Fort Vasquez Museum: A Capsule History and Guide | Center for Colorado & the West at Auraria Library http://coloradowest.staging.auraria.edu/book-review/fort-vasquez-museum-capsule-history-and-guide[12/8/2015 1:02:40 PM] Home Fort Vasquez Museum: A Capsule History and GuideFort Vasquez Museum: A Capsule History and GuideSubmitted by jainlayconley on 1-22-2010 09:05 AMAuthor: Dianna Litvak Publishing: Denver, CO: Colorado Historical Society, 2009. 63 pages. Photos, maps. 7 x 7. Paperback $8.95. Reviewer: Lysa Wegman-French Reviewer Affiliation: National Park Service Located northeast of Denver between the towns of Fort Lupton and Platteville, the Fort Vasquez Museum features a 1930s reconstruction of the 1835 adobe fur trading fort. Some twenty years after the Works Progress Administration project, the historic site and the reconstructed fort were threatened by the widening of U.S. Highway 85. Only opposition by a coalition of interested parties prevented the destruction of site and structure. The negotiated resolution was not ideal; the building now sits in an impressively nonhistoric setting: adjacent to a truck weigh station in the median of the four-lane highway. The title of this 64-page booklet would lead one to believe that the content would focus on the fascinating story of the museum Instead, the Colorado Historical Society intended the publication to be a guide about the topics interpreted by the museum. Therefore, the scope focuses on the interesting history of the original fort within the context of the fur trade in Colorado, along with the subsequent story of the ruins and site of the fort. Accordingly, about half the book discusses events of the 1830s and 1840s, while the remainder ranges from the 1600s to 2005; only a few pages are about the museum itself. Born in St. Louis the son of a French-Canadian mother and a Spanish father, Pierre Louis Vasquez stepped into the heart of the Rocky Mountain fur trapping industry at its genesis. At the age of twentythree, he responded to William Ashleys famous 1822 newspaper advertisement for young men to join his first expedition up the Missouri River. Vasquez continued in an active role throughout the industrys prime years. As the number of beaverand the demand for their furdiminished, the fur industry shifted to trading for buffalo robes. Vasquez saw opportunity in the buffalo herds along the South Platte River, where the Cheyenne and Arapaho were eager to trade. He and his partner, Andrew Sublette, built Fort Vasquez in 1835, expecting to make a fortune. But within the next two years, competitors established three other fur trading posts in a space of about ten miles: Fort Lupton, Fort Jackson, and Fort St. Vrain. The rivals included titans Bent, St. Vrain & Company and the American Fur Company. A combination of forces including the competitionled to diminishing profits; Vasquez and Sublette sold out in about 1841, and the last of the adobe forts closed in 1846. Restricted by the shortness of the booklet, the text necessarily simplifies and summarizes the complex richness of fur trade history; it does so quite capably. The story begins with a broad view of the fur trade in EXPLORE BY MEDIABook Reviews Photographs Video Biographies New Publications Resource Guides County Newspaper HistoriesEXPLORE BY TOPICLand & Natural Resources Government & Law Agriculture Mining Commerce & Industry Transportation People & Places Communication Healthcare & Medicine Education & Libraries Cultural Communities Recreation & Entertainment Tourism ReligionEXPLORE BY CULTUREHispanic Native AmericanCasimiro Barela, state senator for over 37 years, fought to ensure Colorados first constitution was published in English, Spanish and German.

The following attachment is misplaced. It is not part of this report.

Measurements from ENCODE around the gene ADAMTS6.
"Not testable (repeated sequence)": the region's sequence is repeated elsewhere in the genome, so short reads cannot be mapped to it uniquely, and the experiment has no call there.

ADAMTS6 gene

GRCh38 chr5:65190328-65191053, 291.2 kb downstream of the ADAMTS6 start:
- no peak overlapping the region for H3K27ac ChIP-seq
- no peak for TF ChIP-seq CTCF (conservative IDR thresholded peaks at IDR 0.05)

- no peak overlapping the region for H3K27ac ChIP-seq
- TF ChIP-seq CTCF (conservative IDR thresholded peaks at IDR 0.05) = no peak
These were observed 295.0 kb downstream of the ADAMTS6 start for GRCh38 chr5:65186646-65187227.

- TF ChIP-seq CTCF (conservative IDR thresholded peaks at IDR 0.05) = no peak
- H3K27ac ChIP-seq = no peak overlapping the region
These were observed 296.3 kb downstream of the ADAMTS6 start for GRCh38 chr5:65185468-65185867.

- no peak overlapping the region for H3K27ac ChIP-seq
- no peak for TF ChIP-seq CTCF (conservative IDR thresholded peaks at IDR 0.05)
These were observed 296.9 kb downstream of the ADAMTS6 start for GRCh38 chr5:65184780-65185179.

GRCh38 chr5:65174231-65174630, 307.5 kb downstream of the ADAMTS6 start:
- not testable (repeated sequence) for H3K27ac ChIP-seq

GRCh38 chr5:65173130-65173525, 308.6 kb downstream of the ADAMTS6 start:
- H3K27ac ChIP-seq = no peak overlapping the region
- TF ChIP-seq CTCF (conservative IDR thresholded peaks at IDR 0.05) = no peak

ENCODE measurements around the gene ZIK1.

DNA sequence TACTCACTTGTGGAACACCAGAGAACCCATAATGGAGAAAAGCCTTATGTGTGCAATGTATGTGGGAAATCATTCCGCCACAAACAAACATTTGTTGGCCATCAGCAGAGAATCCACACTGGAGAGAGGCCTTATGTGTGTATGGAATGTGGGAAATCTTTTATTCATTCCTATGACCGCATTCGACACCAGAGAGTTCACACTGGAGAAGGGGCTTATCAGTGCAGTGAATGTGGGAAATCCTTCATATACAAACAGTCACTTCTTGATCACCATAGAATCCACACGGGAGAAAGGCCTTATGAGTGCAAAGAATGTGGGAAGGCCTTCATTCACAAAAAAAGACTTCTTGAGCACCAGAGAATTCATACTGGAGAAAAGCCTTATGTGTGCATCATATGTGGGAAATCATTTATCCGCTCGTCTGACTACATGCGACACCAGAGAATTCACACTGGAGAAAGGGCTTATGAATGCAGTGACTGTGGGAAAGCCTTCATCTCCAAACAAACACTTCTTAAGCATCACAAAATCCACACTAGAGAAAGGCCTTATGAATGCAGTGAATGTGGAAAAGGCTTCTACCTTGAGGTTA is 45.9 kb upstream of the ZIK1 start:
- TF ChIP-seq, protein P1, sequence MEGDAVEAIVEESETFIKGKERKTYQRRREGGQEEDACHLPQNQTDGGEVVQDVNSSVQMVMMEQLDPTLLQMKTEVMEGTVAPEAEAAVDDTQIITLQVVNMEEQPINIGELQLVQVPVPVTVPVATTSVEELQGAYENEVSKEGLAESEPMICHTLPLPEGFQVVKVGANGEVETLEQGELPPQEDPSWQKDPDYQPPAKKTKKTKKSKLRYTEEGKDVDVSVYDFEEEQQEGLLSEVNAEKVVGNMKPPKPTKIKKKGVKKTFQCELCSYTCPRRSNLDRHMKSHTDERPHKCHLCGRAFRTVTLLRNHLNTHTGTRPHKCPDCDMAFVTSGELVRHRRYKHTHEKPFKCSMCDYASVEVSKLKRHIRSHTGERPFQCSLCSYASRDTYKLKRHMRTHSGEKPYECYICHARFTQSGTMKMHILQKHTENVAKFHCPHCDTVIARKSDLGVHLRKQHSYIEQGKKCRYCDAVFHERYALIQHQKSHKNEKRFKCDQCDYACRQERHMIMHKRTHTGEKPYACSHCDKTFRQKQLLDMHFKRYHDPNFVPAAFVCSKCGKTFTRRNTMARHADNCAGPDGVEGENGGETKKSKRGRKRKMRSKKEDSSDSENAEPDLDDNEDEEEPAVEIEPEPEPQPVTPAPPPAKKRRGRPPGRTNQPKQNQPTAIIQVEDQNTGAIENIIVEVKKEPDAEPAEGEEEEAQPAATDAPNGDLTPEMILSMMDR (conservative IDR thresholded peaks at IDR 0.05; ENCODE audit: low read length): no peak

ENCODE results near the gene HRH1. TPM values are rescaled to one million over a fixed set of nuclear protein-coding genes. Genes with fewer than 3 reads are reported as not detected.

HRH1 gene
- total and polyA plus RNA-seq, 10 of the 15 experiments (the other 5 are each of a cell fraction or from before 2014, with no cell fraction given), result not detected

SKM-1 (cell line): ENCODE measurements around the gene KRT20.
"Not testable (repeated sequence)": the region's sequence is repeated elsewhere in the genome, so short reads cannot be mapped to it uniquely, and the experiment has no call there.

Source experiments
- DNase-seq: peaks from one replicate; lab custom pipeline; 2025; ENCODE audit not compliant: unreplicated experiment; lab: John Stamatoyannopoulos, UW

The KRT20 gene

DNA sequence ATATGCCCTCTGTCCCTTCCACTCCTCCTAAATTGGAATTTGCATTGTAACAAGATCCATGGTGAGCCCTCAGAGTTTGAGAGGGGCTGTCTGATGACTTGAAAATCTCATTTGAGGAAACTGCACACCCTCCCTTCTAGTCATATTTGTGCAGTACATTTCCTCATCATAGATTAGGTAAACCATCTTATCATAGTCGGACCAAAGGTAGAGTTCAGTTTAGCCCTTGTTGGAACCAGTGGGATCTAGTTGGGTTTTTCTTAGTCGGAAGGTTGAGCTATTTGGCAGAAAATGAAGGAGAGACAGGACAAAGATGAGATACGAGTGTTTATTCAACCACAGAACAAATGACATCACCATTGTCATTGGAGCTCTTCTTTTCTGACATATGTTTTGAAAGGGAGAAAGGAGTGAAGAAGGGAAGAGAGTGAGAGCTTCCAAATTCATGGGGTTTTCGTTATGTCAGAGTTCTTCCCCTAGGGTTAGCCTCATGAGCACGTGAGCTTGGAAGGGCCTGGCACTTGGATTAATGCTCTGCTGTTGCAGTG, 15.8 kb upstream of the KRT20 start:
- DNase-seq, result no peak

Fort Vasquez Museum: A Capsule History and Guide | Center for Colorado & the West at Auraria Library http://coloradowest.staging.auraria.edu/book-review/fort-vasquez-museum-capsule-history-and-guide[12/8/2015 1:02:40 PM] Auraria Library 303-556-4587 1100 Lawrence Street Denver, Colorado 80204 In the News Partners & Donations About Us Contact Us Quebec, Montreal and the Great Lakes, then telescopes down to the industry in the Upper Missouri River, the Rocky Mountains, and Colorado. Discussions of the people range from the businessmen, such as the Bent brothers, to the trappers themselves. The intertwining network of characters is woven through the story; for example, Vasquez met Milton Sublette during the Ashley expedition, worked for him in the Rocky Mountain Fur Company, and then became partners with Sublettes younger brother at Fort Vasquez. Tribes are discussed, including the impacts from shifted social customs, reconfigured relationships with the natural world, the consumption of alcohol offered in trade, the increased workload for women, and the intermarriage of trappers and native women. Overall, the book is well written and edited. The author conveys the complex layers in a simply stated and well-organized fashion. However, the book could have been edited better in a few places for consistency and clarity. On one page we read that the rendezvous lasted from 1825 to 1834, but the next page says 1824 to 1840 (the actual period was 1825 to 1840). In another spot, the text implies that mountain men traveled through the Fort Vasquez locale on their way between Santa Fe and Missouri. A photo caption discusses the original 1835 fort, but doesnt clarify that the photograph shows the 1930s reconstruction. The graphic appearance of the booklet is quite pleasing. Numerous historic photographs and drawings are interspersed amongst the text, which utilizes an attractive font style. The publication would appeal to the general audience looking for an introduction to the history of Fort Vasquez, the fur trade in Colorado, and the preservation of the site. Reviewer Info: Lysa Wegman-French is a historian with the Intermountain Regional Office of the National Park Service, in Lakewood. The sites that she works with represent all aspects of the history of the West, including Native Americans, mining, ranching, women, labor, the military, public lands, and recreation. Currently she is researching the location of the first fort of the Rocky Mountain fur trade, built by Manuel Lisa in 1807. She and her husband celebrated their 25th anniversary with a road trip to rendezvous sites. Add new comment